RMG Ugly Facts Of Life Of Being An Oil Broker


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The Hard Facts About Being an Oil Broker

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RMG Ugly Facts Of Life Of Being An Oil Broker

  1. 1. THE UGLY FACTS OF LIFE ABOUT BEING A PETROLEUM TRADERAnyone whos got involved in the inevitable daisy chains that are part of theonline international commodity "trading" business has learned a new meaning ofthe term "dead end."The fact is (and this is learned from real oil traders who know from experience)that most of these "deals" are just fake, plain and simple.Thanks to the Internet, these days some phony-baloney oil brokers even havetheir own websites and call themselves petroleum suppliers or petroleumcompanies even though they may not have completed a single real oil tradetransaction in their lives. I often ask myself “Why do they keep doing it?”The answer is, I honestly dont know and the sad thing is these traderspersistence could be putto good use if they evertook the time to actuallylearn about the business.And for one moment,dont think its only theunschooled that fall victimto these daisy chains.Many sophisticated andintellectual people such asattorneys, experiencedbusiness professionals,both men and womenwho should know betterare frequently drawn into the black hole created by these “Joker-Brokers”.When real petroleum companies such as Shell, Chevron, BP, AGIP deal with realrefiners in foreign countries, the standard procedure is that the seller makes afirm offer to the buyer - subject to whatever he needs done - and the buyer thentakes a look at the offer and says either weve got a deal or we dont.Simple! Its just like any other trade transaction in that regard. Too manybuzzwords and too many qualifiers usually mean you should stay clear. Andcontacts who are actively seeking banking information before any discussion ofproduct are usually non-players. This also allies to so called “Sellers” who ask forProof of Funds prior to issuing any form of Proof of Product………What about discounts? Real traders know theres no discount on orders whetherits a big deal or a small deal but the "play traders" believe that if the deal is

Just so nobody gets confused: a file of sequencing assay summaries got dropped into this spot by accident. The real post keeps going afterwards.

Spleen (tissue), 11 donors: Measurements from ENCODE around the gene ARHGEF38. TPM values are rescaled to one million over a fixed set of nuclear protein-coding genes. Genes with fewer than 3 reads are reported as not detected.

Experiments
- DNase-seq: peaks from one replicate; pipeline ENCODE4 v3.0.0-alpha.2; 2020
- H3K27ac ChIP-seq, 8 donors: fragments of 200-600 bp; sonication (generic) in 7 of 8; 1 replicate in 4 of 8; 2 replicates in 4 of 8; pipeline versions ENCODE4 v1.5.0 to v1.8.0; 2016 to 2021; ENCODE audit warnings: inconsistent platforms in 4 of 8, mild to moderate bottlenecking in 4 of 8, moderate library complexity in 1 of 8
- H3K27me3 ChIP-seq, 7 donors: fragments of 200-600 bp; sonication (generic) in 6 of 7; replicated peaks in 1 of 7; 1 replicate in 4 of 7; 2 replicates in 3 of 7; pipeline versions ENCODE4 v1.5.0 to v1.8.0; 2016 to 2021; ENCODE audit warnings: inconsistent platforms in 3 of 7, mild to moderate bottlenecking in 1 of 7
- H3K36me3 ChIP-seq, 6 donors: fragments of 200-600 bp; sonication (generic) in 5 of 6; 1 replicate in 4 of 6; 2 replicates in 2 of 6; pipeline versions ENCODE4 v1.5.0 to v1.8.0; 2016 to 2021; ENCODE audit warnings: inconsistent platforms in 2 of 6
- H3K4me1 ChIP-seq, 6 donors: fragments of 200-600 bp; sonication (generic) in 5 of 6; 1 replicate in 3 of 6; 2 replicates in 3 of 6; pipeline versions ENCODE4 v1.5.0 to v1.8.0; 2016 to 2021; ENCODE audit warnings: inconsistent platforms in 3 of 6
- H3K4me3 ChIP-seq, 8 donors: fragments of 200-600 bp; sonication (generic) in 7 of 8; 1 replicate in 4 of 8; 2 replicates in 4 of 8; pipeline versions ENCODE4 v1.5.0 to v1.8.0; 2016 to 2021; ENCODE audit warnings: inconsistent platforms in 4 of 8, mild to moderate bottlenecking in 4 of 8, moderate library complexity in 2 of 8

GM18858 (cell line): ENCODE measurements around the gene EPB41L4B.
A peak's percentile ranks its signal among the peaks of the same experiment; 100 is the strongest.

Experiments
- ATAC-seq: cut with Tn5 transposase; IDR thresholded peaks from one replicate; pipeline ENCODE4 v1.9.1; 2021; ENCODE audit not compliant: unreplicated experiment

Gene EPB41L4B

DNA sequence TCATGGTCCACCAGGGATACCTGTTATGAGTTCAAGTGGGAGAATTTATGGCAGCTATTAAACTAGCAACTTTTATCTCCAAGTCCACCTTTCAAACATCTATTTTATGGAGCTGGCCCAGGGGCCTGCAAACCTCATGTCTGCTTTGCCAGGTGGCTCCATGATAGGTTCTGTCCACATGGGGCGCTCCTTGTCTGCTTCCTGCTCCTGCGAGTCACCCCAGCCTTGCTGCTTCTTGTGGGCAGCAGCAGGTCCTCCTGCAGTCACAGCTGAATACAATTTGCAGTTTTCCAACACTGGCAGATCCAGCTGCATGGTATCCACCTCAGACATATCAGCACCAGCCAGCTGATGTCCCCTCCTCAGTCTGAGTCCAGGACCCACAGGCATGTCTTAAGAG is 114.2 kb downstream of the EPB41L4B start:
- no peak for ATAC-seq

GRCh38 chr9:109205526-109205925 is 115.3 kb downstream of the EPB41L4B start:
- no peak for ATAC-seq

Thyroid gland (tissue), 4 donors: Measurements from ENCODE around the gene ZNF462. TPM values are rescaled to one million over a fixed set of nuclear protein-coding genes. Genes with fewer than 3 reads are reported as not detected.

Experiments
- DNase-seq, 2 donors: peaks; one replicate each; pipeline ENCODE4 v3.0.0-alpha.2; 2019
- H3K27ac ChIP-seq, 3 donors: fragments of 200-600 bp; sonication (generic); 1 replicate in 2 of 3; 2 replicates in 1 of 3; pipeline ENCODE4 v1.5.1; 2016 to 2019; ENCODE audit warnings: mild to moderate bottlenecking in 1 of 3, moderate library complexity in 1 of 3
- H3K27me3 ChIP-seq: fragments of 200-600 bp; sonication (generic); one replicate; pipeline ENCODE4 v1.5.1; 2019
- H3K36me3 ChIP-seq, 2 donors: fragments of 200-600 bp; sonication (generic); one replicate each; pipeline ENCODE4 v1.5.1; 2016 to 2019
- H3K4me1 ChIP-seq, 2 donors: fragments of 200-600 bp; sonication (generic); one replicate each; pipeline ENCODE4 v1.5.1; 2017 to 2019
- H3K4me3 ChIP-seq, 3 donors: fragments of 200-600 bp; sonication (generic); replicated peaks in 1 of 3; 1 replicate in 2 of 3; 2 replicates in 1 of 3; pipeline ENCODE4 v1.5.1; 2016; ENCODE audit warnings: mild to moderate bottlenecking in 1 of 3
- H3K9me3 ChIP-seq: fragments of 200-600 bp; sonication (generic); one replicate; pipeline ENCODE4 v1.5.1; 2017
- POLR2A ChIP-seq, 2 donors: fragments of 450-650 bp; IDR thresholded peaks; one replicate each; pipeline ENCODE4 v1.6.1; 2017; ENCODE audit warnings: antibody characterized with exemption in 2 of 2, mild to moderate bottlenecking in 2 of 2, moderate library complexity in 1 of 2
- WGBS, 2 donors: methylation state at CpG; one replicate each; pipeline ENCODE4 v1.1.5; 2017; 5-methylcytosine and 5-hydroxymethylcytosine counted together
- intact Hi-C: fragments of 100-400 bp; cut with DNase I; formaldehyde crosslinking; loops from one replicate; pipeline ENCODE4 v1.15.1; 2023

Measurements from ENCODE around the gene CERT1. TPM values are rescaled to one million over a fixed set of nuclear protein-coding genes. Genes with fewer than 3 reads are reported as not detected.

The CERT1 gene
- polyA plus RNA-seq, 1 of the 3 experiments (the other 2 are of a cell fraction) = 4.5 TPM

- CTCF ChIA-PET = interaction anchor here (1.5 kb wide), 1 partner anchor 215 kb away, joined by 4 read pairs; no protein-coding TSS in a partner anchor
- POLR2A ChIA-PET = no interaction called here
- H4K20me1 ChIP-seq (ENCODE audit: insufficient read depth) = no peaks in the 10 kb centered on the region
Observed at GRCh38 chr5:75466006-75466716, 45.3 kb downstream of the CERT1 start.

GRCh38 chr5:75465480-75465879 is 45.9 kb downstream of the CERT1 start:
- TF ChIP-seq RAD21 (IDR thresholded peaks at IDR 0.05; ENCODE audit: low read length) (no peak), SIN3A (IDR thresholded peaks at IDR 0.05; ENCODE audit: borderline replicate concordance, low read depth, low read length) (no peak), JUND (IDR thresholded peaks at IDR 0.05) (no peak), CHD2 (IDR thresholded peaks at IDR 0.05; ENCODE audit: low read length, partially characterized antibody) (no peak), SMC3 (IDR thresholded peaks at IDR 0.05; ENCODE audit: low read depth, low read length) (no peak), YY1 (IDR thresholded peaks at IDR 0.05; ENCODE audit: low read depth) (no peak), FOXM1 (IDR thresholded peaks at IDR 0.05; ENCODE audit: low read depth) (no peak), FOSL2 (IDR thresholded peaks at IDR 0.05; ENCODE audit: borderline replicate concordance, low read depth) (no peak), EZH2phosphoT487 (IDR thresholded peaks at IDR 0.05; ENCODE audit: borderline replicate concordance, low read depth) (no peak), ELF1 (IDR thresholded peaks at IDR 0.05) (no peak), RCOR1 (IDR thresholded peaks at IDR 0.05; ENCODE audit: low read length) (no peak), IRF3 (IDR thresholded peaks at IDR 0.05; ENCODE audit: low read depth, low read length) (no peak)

2. 2. bigger, there should be a bigger discount. This is another example of notknowing the industry.Instead of looking for suppliers of huge amounts of oil in its various forms, the realbuyers know that no single supplier can come up with one million barrels amonth (an amount frequently tossed around) because the refining capabilityjust isnt there.What about someone fronting for a rich Saudi Sheik? Fat chance! Say the realtraders. In the case of Saudi Arabia, there are only two legitimate organizationsthat sell oil on behalf of the country or an oil consortium. Someone who says hesselling on behalf of a Saudi sheik is just, well, full of sheik!And if they start talking about millions of barrels per month its almost certainly not real unless theyre talking about crude oil. Remember, a brokers entire job is to help a petroleum companys trading department find or sell oil and related products so that he will receive a commission when the deal comes together. Will you get paid? Thats always an issue for export intermediaries but it canbe especially tricky in the oil business.The fact is that most oil companies -- and especially the big ones -- have tradersin their marketing departments who operate honestly and fulfill obligations tobrokers. But there are some independent and smaller companies who treatbrokers shabbily and their reputations are widely known - another reason to getsmart on the oil business before you dive in.Surprisingly, you will probably find that many of the bigger oil trading companieswill not only accept your services but may also provide advice and assistance.So whats the bottom line?Like I said before, being a Petroleum Trader isn’t easy, and youve got to knowwhat youre doing. The fact is, petroleum marketing is a dog-eat-dog business